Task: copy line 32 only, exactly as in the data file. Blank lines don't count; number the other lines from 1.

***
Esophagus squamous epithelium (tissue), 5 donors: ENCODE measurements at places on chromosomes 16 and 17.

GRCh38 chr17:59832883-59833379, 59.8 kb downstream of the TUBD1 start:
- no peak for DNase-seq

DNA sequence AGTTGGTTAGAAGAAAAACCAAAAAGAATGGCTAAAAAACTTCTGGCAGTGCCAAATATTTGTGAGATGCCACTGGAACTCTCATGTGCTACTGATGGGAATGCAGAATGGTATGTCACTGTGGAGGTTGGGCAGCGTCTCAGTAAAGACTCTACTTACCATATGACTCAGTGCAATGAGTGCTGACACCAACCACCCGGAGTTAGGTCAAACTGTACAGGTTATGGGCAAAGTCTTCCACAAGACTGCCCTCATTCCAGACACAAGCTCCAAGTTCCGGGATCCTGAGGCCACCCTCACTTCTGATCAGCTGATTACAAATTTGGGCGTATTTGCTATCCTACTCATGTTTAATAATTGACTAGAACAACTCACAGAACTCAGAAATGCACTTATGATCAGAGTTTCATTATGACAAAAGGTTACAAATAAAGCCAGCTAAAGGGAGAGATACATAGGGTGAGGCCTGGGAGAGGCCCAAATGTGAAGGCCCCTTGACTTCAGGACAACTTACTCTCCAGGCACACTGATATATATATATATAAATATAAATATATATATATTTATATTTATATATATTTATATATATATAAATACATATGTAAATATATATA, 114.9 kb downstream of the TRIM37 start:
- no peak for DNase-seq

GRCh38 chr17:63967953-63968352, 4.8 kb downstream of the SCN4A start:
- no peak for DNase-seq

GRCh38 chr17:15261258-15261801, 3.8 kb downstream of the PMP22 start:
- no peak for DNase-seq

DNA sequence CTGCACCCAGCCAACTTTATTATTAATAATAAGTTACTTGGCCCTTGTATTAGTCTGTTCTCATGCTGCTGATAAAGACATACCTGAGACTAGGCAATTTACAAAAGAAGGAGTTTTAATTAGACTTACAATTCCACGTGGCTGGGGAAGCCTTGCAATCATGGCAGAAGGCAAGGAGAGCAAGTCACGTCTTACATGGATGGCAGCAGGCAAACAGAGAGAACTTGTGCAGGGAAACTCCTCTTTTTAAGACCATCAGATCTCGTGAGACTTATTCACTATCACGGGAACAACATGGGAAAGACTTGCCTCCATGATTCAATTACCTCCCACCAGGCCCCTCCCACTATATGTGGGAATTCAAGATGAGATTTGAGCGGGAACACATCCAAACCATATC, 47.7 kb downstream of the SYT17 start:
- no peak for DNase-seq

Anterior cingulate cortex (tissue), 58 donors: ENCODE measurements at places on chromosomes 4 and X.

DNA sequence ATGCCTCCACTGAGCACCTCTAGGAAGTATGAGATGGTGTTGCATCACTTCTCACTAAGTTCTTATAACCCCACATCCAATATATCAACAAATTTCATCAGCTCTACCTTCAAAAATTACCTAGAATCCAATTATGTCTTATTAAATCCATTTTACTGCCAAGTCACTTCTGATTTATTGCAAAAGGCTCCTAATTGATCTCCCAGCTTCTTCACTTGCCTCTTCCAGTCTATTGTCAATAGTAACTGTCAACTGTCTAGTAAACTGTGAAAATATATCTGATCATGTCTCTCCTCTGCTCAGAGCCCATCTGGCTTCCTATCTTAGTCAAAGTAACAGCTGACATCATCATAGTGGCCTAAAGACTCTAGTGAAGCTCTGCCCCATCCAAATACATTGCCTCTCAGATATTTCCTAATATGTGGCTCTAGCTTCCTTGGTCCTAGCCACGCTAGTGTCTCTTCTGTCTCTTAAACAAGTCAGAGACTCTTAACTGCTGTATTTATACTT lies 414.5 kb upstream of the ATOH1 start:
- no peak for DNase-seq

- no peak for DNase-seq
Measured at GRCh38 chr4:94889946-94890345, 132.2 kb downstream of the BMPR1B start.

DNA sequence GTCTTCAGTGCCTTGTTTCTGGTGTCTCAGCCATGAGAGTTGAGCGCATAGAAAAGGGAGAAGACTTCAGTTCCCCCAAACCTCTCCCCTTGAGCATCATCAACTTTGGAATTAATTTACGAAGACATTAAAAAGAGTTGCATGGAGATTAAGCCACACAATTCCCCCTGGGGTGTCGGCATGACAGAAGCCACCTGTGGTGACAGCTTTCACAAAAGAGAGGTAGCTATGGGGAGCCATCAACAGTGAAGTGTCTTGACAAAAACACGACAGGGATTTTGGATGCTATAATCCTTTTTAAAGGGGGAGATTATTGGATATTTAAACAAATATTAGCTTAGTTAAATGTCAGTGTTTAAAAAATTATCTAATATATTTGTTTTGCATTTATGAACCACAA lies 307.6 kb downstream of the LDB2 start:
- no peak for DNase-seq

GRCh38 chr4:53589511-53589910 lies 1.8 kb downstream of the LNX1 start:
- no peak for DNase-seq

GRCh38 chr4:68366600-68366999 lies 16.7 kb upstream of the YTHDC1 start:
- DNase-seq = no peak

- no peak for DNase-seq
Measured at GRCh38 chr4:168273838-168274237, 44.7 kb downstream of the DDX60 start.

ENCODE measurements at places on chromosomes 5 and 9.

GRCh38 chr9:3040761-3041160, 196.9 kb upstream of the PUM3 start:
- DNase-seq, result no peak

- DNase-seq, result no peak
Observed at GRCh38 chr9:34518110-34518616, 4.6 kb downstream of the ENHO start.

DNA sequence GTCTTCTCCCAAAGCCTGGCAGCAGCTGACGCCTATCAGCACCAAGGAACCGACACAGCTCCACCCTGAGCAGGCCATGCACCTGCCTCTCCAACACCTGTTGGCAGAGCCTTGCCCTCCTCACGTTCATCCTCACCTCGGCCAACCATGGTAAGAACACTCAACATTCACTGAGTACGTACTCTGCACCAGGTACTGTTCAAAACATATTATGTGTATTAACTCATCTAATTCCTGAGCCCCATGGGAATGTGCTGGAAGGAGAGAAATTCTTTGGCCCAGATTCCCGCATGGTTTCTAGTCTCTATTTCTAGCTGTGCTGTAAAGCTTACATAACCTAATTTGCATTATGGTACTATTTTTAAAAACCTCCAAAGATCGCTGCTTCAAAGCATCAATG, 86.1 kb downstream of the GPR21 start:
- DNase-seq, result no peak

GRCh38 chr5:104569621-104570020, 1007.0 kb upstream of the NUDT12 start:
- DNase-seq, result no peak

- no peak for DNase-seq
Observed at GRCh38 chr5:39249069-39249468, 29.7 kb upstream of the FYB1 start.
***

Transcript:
GRCh38 chr5:104569621-104570020, 1007.0 kb upstream of the NUDT12 start: